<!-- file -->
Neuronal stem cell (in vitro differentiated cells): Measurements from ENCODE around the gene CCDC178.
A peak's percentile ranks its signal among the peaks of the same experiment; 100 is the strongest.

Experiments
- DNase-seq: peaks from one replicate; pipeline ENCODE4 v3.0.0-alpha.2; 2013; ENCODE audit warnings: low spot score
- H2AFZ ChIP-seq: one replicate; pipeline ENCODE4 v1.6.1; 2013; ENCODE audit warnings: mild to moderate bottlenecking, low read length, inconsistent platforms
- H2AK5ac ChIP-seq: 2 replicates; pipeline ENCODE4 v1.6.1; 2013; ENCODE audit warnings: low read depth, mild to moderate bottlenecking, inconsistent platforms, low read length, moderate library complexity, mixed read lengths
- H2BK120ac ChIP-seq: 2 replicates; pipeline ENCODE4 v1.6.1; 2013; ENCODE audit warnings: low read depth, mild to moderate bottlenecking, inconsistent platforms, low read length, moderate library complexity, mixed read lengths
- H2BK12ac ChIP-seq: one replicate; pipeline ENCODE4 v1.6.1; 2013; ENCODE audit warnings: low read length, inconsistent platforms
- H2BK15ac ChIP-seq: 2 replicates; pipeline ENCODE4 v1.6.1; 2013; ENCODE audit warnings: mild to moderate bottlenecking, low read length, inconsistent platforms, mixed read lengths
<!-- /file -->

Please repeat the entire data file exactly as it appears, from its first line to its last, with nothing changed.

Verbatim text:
Neuronal stem cell (in vitro differentiated cells): Measurements from ENCODE around the gene CCDC178.
A peak's percentile ranks its signal among the peaks of the same experiment; 100 is the strongest.

Experiments
- DNase-seq: peaks from one replicate; pipeline ENCODE4 v3.0.0-alpha.2; 2013; ENCODE audit warnings: low spot score
- H2AFZ ChIP-seq: one replicate; pipeline ENCODE4 v1.6.1; 2013; ENCODE audit warnings: mild to moderate bottlenecking, low read length, inconsistent platforms
- H2AK5ac ChIP-seq: 2 replicates; pipeline ENCODE4 v1.6.1; 2013; ENCODE audit warnings: low read depth, mild to moderate bottlenecking, inconsistent platforms, low read length, moderate library complexity, mixed read lengths
- H2BK120ac ChIP-seq: 2 replicates; pipeline ENCODE4 v1.6.1; 2013; ENCODE audit warnings: low read depth, mild to moderate bottlenecking, inconsistent platforms, low read length, moderate library complexity, mixed read lengths
- H2BK12ac ChIP-seq: one replicate; pipeline ENCODE4 v1.6.1; 2013; ENCODE audit warnings: low read length, inconsistent platforms
- H2BK15ac ChIP-seq: 2 replicates; pipeline ENCODE4 v1.6.1; 2013; ENCODE audit warnings: mild to moderate bottlenecking, low read length, inconsistent platforms, mixed read lengths